This article was co-written with Mary Jane Barrett, Esq., also of that firm, and Honorable Calvin S. Drayer, Jr., a Judge of the Orphans' Court Division, Court of Common Pleas of Montgomery County, PA. These co-authors are members of the Pennsylvania Supreme Court's Orphans' Court Procedural Rules Committee; and Mary Jane serves as its Chair. Eugene H. Gillin serves as an ad hoc Committee Member, who guided the accounting format changes through the Committee and the Supreme Court approval process.
That Committee had drafted, proposed for public comment, further revised, & then finally recommended to the Pennsylvania Supreme Court, a set of "Model Fiduciary Account" forms that were adopted by Order of that Court, and that now are mandatory for use in accounts submitted by fiduciaries in Pennsylvania for court audit and confirmation.
For background & relevant links about the Model Account Forms, see prior PA EE&F Law Blog postings:
- "Clarifications on PA's New Accounting Formats", (04/06/07);
- "Comparison of PA's Old & New Accounting Formats" (04/03/07);
- "PA's New Orphans' Ct Accounting Forms" (04/02/07); &
- "PA SC OC Rls Cte Proposes Revised Model Fiduciary Accounts" (11/03/06).
What You Should Know"
with Mary Jane Barrett & Hon. Calvin S. Drayer, Jr.
New Account Forms
On March 29, 2007, the Pennsylvania Supreme Court issued an Order amending Pa. O.C. Rule 6.1 and approved Revised Model Forms of Account for an Estate and Trust and a new Model Account for a Charitable Remainder Unitrust. The Model Accounts and the previously approved “Uniform Fiduciary Accounting Principles” appear in the Appendix to the Orphans’ Court Rules. The Rule change and Model Accounts became effective on April 30, 2007.
The Model Accounts Project complements the statewide fill-in forms adopted by the Court last fall. Fiduciary lawyers using model forms and filing accounts that conform to the samples no longer need to be concerned about maintaining an array of forms for use in particular counties. Practitioners and judges in small counties that may not have offered pre-printed forms or lacked local Orphans’ Court rules now benefit from materials that reflect the collaborative effort of experienced Orphans’ Court lawyers and judges across the state.
In luncheon remarks to the Supreme Court Orphans’ Court Procedural Rules Committee at its February 2005 meeting, Chief Justice Ralph J. Cappy charged the Committee with the task of conforming Orphans’ Court forms and practice to a statewide benchmark. Work to accomplish that objective commenced immediately and issuance of the Order approving the revised and new forms of Model Account effectively fulfills the Court’s directive.
The Model Accounts previously incorporated in Rule 6.1 were originally adopted in 1974 to provide a uniform form of account for Pennsylvania as “county practice” was then the order of the day with certain counties requiring formats that differentiated between real estate and other assets. The former Model Executor’s Account and Model Trustee’s Account previously approved under Pa. O.C. Rule 6.1(g) were modified to correct mathematical and formatting errors and reflect other changes unique to practice in Pennsylvania, while remaining consistent with the model accounts recommended for use by the Committee on National Fiduciary Standards.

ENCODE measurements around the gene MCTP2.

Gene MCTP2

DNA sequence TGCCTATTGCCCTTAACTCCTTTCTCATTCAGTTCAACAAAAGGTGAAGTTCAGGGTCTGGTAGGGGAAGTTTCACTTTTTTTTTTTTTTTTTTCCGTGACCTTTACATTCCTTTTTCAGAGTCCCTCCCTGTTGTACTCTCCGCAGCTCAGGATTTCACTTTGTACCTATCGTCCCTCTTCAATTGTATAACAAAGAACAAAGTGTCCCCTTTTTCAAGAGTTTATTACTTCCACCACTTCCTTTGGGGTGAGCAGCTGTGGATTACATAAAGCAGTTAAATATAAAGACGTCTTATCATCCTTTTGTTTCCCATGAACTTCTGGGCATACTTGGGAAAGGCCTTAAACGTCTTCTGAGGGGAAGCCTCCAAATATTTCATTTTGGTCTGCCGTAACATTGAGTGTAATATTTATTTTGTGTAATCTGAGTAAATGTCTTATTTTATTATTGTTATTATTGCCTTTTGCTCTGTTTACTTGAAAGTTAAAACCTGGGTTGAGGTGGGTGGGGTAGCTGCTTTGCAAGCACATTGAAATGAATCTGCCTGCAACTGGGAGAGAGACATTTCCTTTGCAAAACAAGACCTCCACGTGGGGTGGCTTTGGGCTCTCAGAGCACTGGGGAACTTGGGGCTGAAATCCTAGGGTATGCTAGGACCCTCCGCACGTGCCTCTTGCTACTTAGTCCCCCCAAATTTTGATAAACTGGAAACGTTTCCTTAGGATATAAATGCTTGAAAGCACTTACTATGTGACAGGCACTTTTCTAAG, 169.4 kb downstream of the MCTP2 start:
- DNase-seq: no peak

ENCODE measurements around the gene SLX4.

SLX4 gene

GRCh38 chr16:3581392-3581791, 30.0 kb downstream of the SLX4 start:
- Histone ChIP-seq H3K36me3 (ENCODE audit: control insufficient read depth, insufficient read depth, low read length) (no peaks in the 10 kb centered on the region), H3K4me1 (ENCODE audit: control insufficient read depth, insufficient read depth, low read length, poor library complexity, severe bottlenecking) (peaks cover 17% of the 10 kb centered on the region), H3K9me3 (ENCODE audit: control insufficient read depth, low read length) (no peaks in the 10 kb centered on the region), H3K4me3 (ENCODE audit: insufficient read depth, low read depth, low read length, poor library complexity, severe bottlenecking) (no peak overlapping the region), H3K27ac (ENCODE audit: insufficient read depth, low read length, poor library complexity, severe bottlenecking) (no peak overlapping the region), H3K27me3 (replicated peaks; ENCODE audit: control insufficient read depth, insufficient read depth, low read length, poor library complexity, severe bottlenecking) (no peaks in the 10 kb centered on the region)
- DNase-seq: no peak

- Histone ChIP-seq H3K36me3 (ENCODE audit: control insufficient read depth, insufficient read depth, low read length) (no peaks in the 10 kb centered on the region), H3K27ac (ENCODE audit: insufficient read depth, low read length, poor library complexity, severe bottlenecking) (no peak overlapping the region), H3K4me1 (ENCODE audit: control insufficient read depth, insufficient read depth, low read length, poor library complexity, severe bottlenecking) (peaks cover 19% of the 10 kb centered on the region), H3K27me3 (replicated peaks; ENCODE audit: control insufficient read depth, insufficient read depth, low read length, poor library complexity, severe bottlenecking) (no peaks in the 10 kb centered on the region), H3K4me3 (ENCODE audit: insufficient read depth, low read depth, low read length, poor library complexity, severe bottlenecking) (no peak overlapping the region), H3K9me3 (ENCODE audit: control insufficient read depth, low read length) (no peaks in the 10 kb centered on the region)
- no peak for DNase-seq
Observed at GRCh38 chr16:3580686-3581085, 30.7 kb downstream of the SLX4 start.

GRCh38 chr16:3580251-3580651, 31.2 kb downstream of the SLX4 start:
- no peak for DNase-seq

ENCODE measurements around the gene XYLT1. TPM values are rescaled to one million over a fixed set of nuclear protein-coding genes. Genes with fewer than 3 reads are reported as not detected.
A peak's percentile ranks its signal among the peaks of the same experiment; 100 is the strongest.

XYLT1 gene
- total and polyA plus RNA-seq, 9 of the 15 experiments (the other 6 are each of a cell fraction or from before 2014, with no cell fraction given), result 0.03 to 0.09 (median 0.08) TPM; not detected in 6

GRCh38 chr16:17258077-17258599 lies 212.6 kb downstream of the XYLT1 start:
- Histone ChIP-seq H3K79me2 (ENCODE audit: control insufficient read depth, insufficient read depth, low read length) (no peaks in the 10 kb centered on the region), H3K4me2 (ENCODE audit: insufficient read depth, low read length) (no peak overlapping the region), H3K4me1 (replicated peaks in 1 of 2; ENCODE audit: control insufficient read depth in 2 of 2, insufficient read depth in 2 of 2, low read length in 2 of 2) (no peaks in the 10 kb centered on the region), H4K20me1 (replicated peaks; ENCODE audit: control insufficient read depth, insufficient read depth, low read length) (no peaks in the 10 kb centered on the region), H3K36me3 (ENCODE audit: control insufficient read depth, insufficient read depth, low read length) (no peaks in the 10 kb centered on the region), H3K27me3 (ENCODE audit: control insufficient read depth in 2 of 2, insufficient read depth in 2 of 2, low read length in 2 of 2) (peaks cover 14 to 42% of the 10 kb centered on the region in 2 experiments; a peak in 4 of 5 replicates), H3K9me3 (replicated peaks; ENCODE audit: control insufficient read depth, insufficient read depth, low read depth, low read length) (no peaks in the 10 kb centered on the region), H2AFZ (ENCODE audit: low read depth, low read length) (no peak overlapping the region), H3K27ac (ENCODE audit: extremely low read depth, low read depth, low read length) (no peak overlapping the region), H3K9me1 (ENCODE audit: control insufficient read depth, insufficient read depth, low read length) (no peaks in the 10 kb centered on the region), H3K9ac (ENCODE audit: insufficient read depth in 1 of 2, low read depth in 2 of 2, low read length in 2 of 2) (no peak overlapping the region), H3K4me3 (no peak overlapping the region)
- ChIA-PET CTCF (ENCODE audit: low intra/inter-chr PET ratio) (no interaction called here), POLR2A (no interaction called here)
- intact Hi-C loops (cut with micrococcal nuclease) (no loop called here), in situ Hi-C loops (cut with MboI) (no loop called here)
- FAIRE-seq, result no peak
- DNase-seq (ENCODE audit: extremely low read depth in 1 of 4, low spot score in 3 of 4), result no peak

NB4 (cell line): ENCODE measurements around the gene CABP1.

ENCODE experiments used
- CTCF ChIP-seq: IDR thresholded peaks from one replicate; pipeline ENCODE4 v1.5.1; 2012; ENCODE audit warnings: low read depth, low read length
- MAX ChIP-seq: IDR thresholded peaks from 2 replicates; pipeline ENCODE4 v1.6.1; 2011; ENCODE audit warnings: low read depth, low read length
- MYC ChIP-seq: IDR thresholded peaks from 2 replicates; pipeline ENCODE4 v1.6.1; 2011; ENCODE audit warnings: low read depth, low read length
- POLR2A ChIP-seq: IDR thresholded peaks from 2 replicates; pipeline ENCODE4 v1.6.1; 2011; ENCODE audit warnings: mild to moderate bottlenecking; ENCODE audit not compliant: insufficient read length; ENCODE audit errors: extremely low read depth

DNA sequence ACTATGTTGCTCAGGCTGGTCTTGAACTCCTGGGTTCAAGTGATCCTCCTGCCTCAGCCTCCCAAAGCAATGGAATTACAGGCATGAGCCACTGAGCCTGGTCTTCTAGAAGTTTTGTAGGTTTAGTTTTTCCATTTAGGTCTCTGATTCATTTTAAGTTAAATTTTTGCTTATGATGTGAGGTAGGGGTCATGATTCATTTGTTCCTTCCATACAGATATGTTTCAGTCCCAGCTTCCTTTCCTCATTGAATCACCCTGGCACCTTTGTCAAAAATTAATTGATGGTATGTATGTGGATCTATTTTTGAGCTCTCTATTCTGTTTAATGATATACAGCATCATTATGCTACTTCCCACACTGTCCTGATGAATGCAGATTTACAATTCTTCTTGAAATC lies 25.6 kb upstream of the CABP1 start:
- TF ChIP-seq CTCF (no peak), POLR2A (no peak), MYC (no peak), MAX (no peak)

The Fiduciary Accounting Standards Report has been moved to the Orphans’ Court Rules Appendix but remains the seminal document defining the purposes of fiduciary accounting. The Model Charitable Remainder Unitrust Account is new and incorporates additional schedules that permit the Orphans’ Court and the parties to whom the unitrust account is furnished to verify that unitrust payments, which are based upon the annual value of the trust principal, have been accurately computed and distributed.
Revised Rule 6.1 mandates uniform accounting methods consistent with “best practices” by requiring that accounts be prepared in conformity with the published models, except upon special order of Court. The former rule, which permitted local courts to accept alternate accounting forms, was inconsistent with the Supreme Court’s objective to standardize practice throughout the commonwealth.
Rule 6.1 enumerates the separate schedules that may be required in the course of preparing an account as “receipts, gains or losses on sales or other dispositions, disbursements, distributions, investments made and changes in holdings, and other schedules as appropriate.” Distributions had previously not appeared in the litany of enumerated schedules. The revised rule also requires that “principal and income shall be accounted for separately within the account.” Thus, assets held in a dividend reinvestment plan will require that income investments and changes in holdings be tracked separately from assets held in the principal portion of an account.
Details of Changes